Who is in Your Tribe?
By: Peggy Willms
Published in BizCat360 04/19/2022
(4 min read)
Who is in your inner circle? Who supports you? Who elevates your thoughts, beliefs, and actions? Who is in your tribe? Whose tribe are you in?
For non-argument’s sake, here is my definition of a tribe. A group of people with a similar objective in mind create a sense of community and are bound together by kinship and responsibility. One chief leads the tribe.
Obviously, we do not become adults with an I Dream of Genie twitch of the nose. It is a process. Many say we are launched into our tween years vastly by learned behavior. Our trusted potters of life are family members, friends, and mentors. As we pounce into adulthood, we have sprinkled a bit of our own magic dust, and there we are…prepped for the world. Ready, set, go.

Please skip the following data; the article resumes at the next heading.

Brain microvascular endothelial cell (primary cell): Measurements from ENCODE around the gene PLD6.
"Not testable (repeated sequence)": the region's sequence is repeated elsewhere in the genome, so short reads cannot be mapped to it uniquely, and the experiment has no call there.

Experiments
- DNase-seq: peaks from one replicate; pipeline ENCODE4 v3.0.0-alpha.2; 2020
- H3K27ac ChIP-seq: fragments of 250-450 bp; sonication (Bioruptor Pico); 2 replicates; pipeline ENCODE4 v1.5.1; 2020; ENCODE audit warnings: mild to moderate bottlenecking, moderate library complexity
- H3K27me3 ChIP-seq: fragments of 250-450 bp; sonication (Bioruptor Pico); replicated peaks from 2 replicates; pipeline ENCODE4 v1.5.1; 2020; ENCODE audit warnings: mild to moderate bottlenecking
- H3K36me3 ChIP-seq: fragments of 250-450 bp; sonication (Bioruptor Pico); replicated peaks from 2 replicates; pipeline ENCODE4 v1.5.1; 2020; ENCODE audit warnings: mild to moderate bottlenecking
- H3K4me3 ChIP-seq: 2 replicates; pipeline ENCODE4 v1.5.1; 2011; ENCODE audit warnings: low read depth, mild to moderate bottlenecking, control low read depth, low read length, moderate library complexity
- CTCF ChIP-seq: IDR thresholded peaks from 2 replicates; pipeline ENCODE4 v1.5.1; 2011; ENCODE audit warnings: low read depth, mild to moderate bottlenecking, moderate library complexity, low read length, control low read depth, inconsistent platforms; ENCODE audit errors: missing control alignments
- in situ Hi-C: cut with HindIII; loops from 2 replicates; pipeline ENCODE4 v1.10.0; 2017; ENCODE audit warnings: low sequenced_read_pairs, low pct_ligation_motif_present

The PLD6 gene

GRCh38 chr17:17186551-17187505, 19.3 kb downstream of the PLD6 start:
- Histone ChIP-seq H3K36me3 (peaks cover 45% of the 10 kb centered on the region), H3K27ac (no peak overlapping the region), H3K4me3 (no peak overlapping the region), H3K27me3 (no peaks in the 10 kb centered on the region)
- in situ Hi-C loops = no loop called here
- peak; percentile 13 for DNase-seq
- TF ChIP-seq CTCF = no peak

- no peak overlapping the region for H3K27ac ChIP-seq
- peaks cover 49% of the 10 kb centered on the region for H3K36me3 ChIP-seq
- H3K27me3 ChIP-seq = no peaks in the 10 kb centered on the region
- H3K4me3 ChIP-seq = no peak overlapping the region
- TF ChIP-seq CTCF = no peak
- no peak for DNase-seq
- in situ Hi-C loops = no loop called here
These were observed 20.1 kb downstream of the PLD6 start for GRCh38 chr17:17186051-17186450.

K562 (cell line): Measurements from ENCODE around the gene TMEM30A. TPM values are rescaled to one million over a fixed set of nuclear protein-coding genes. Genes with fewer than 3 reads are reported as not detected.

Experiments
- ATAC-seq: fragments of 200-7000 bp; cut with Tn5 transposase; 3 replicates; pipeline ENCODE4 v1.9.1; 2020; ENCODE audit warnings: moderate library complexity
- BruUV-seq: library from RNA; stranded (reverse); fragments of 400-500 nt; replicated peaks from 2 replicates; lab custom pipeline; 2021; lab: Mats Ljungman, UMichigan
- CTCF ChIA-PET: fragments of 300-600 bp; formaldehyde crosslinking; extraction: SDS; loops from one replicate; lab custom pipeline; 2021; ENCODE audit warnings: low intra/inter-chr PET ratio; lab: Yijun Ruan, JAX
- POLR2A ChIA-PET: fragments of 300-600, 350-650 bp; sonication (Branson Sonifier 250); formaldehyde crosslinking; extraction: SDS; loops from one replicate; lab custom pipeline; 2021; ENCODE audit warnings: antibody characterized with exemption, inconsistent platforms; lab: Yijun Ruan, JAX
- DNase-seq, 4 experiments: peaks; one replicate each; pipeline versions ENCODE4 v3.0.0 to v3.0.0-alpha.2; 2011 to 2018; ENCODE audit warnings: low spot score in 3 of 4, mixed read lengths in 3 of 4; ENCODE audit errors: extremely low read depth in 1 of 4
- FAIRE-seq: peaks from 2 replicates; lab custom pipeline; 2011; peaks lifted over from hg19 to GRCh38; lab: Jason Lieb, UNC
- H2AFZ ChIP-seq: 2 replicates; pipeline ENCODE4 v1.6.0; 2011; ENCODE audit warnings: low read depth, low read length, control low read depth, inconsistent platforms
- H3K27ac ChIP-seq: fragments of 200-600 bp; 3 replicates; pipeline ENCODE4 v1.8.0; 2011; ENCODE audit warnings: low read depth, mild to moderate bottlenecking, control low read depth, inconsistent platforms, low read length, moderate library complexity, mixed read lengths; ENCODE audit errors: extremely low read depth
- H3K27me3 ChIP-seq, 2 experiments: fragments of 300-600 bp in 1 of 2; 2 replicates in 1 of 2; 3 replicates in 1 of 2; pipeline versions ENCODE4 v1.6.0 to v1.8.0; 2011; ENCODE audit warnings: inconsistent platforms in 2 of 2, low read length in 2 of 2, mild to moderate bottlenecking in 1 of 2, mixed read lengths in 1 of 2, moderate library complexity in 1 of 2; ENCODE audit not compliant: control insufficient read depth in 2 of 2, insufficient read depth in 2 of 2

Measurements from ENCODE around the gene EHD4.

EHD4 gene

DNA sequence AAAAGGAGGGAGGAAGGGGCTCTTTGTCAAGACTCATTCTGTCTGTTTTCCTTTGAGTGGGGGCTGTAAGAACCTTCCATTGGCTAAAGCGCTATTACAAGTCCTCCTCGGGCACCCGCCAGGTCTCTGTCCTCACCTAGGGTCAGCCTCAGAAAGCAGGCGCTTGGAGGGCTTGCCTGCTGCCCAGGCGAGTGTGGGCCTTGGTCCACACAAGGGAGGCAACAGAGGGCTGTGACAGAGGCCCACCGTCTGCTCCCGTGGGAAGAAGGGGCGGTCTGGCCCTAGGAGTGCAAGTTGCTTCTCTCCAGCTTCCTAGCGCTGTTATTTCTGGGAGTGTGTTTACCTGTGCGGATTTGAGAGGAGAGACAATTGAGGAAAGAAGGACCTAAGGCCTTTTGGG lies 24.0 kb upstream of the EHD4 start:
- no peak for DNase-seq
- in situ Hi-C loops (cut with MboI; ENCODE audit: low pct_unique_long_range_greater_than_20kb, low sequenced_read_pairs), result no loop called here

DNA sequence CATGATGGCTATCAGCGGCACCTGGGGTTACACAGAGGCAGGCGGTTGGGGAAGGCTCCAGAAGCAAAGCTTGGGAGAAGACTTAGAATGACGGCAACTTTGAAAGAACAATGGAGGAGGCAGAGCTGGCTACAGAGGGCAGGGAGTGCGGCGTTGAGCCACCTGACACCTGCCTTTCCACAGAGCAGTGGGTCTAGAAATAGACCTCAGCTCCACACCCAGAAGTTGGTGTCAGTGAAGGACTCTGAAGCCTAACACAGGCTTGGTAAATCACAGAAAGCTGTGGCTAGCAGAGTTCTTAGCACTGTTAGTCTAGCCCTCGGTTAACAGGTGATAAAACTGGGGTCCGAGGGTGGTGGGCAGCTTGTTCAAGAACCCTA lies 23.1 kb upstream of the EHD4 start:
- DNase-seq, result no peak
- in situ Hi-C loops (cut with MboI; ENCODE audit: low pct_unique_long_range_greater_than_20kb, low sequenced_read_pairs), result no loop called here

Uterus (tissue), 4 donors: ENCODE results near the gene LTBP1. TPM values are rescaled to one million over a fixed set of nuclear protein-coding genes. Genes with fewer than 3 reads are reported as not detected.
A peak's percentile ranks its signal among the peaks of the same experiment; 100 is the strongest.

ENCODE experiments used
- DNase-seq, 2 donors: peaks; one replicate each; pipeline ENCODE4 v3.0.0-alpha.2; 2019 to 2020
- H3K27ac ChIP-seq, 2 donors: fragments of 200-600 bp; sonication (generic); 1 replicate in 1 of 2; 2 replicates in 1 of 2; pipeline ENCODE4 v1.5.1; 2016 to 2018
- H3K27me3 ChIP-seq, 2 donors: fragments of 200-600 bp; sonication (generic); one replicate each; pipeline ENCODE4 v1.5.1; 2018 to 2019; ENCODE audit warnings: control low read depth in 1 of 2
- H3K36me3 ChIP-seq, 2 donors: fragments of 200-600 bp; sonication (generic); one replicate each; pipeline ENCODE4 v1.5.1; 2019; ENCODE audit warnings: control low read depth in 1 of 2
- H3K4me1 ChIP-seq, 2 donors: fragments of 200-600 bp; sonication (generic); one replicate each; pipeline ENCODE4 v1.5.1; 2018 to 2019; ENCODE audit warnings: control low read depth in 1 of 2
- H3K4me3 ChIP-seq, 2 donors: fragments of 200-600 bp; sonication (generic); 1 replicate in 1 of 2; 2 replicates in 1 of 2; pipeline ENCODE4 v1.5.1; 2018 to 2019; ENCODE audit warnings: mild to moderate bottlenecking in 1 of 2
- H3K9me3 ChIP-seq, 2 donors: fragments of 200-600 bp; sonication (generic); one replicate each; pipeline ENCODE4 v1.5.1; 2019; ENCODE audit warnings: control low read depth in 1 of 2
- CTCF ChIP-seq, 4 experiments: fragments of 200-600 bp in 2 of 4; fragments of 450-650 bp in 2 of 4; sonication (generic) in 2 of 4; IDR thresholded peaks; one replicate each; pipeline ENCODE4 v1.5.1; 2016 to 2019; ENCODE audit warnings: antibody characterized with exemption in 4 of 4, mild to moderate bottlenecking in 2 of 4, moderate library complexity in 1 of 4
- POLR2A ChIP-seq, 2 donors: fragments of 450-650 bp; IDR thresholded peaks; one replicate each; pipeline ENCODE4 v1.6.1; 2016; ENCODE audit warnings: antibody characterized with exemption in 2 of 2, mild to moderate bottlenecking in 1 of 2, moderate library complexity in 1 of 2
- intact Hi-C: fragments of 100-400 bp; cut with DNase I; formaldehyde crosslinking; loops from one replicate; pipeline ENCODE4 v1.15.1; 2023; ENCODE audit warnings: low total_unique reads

Our thoughts, beliefs, and actions are the blueprint of how we crawl, walk, and run through life. Who is crawling, walking, and running with you?
Don’t get me wrong, I am very grateful for every single influence which shaped the powerhouse I am today. However, I am also that same powerhouse because I stood up for myself and became my tribe leader. I have tackled perfectionism, stamped out a desperate need to please others, and shed the literal skin of many around me. They are no longer members of my tribe. I wear a headdress.
I want you to wear your own headdress!
Let’s pretend we are having coffee and carrot cake together, two of my favorites. When first getting to know me, you may be surprised how I effortlessly swing from attitudes of love-thy-neighbor to ruthlessness. Hopefully, you will warm up to me when I am done here.